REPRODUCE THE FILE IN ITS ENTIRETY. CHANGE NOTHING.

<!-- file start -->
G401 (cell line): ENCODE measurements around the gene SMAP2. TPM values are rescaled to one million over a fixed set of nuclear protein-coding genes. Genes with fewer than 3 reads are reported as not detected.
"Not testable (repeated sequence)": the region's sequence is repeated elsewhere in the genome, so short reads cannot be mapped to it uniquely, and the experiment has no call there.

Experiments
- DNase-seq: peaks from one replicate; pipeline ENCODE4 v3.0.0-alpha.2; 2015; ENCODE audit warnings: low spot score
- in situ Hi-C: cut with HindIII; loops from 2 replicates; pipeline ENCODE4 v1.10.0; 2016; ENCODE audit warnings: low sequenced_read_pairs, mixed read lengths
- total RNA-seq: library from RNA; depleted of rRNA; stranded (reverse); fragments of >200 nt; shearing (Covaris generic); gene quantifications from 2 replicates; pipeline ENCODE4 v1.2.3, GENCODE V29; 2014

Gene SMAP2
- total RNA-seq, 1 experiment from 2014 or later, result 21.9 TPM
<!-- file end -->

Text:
G401 (cell line): ENCODE measurements around the gene SMAP2. TPM values are rescaled to one million over a fixed set of nuclear protein-coding genes. Genes with fewer than 3 reads are reported as not detected.
"Not testable (repeated sequence)": the region's sequence is repeated elsewhere in the genome, so short reads cannot be mapped to it uniquely, and the experiment has no call there.

Experiments
- DNase-seq: peaks from one replicate; pipeline ENCODE4 v3.0.0-alpha.2; 2015; ENCODE audit warnings: low spot score
- in situ Hi-C: cut with HindIII; loops from 2 replicates; pipeline ENCODE4 v1.10.0; 2016; ENCODE audit warnings: low sequenced_read_pairs, mixed read lengths
- total RNA-seq: library from RNA; depleted of rRNA; stranded (reverse); fragments of >200 nt; shearing (Covaris generic); gene quantifications from 2 replicates; pipeline ENCODE4 v1.2.3, GENCODE V29; 2014

Gene SMAP2
- total RNA-seq, 1 experiment from 2014 or later, result 21.9 TPM